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criminal offence

Can an employer terminate an employee for just cause if they were charged with a criminal offense?

The laying of a criminal charge alone does not constitute just cause (i.e. dismissal without notice) in every instance. In order to summarily dismiss an employee for being charged with a criminal offense, the employer must show that there is some connection between the charge and the employer.

 

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When your employee is arrested

What is an employer to do when it discovers that one of their employees has been arrested? In many cases, the employer’s knee-jerk reaction will be to dismiss the employee, particularly where the charges relate to more unsavoury conduct. However, the law is clear that like most off-duty conduct, being charged with a criminal offence will not, in and of itself, be just cause for dismissal.

 

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Police records checks ineffective, invade rights, says civil rights association

Police record checks are a poor tool to assess a candidate’s suitability for a job, according to the Canadian Civil Liberties Association. An inaccurate, incomplete or inconsequential record can dissuade employers from hiring good candidates, and present a substantial barrier to employment for perfectly qualified individuals.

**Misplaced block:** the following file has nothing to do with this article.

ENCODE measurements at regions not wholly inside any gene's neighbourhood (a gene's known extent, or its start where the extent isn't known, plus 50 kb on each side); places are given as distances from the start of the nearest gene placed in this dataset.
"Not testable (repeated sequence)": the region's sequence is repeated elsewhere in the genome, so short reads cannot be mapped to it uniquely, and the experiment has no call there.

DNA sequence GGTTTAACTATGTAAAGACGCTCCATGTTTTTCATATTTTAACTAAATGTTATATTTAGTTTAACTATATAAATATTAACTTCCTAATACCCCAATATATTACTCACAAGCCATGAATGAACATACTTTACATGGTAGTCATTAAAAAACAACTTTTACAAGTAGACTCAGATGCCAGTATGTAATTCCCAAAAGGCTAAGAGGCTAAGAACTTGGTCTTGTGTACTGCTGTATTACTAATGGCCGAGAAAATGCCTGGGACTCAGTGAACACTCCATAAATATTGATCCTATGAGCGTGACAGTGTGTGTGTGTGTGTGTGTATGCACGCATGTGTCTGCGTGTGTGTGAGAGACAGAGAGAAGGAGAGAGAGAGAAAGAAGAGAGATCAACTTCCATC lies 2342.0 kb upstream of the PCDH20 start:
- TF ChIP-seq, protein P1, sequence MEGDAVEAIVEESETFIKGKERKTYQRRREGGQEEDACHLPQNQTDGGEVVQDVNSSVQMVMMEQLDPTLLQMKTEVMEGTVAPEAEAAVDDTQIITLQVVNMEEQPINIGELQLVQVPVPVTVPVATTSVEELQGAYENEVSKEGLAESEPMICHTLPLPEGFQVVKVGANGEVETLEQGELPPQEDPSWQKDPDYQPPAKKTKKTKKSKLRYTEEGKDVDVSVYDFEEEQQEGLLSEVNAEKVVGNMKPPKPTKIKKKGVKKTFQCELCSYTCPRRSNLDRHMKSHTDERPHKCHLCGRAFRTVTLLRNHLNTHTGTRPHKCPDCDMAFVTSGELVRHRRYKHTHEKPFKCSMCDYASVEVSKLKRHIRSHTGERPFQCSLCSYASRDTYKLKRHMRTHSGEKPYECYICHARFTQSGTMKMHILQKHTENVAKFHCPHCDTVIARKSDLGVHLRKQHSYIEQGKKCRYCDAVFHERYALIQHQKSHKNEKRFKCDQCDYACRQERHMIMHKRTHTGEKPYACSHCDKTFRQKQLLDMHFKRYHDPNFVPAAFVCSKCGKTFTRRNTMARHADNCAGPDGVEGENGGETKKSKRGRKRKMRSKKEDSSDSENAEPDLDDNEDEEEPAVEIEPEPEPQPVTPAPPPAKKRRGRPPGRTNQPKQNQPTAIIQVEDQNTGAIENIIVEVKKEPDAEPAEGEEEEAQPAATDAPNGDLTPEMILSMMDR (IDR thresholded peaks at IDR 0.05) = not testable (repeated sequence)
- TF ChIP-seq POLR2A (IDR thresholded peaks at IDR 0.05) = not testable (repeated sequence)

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Most-viewed articles this week on HRinfodesk

The three most viewed articles on HRinfodesk this week deal with an employer’s dress code, if a criminal conviction can be viewed as a disability and how guetto comments in the workplace can be construed as discriminatory.

 

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Expanded citizen’s arrest law and the Canadian workplace

The Conservative government is poised to enact the first substantive expansion of citizen’s arrest laws in Canada since 1955. The catalyst for the Bill C-26 amendment to the citizen’s arrest section of the Criminal Code of Canada was the 2010 case of Toronto grocer David Chen who faced criminal assault charges after performing a citizen’s arrest of a habitual thief he had seen stealing from his store earlier in the day.

 

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